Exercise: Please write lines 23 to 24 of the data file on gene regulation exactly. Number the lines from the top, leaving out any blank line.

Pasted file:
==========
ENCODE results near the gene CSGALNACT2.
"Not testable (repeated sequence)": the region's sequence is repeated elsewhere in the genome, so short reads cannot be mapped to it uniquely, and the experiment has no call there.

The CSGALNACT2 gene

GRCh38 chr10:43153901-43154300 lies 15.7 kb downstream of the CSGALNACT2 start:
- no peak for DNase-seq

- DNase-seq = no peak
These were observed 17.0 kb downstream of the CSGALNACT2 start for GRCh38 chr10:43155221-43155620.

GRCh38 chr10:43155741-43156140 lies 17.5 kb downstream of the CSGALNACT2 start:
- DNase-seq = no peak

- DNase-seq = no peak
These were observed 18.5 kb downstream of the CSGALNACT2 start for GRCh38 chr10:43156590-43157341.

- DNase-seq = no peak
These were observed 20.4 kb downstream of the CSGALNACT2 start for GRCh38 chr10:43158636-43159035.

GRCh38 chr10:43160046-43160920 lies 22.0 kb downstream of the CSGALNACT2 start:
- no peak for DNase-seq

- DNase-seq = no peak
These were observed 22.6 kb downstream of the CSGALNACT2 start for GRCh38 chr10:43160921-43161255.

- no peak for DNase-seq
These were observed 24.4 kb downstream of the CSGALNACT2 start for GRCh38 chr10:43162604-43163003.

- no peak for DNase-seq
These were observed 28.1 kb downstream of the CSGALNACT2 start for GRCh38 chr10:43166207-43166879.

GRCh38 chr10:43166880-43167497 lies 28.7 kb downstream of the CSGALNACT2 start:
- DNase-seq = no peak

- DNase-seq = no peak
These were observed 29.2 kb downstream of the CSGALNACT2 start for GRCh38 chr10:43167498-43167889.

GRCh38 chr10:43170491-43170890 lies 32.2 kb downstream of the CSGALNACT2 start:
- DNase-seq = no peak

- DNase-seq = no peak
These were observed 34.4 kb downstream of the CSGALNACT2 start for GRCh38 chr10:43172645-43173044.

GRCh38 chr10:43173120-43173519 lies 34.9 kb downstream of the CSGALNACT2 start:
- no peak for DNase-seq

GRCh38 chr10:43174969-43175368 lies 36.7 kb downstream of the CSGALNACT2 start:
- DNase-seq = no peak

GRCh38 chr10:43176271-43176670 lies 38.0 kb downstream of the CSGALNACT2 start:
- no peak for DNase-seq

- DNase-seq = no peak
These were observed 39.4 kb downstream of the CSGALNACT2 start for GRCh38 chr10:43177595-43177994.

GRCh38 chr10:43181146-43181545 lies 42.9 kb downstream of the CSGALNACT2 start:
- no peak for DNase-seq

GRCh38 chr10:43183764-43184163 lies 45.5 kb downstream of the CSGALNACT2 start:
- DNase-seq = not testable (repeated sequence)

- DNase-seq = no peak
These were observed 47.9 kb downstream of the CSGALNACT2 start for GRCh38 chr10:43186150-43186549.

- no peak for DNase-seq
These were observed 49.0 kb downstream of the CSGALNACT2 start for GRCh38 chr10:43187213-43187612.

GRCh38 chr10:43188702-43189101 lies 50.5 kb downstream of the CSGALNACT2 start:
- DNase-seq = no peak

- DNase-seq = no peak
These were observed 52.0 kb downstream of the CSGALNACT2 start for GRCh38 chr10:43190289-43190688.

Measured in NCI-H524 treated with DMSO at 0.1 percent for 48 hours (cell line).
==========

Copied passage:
- DNase-seq = no peak

- DNase-seq = no peak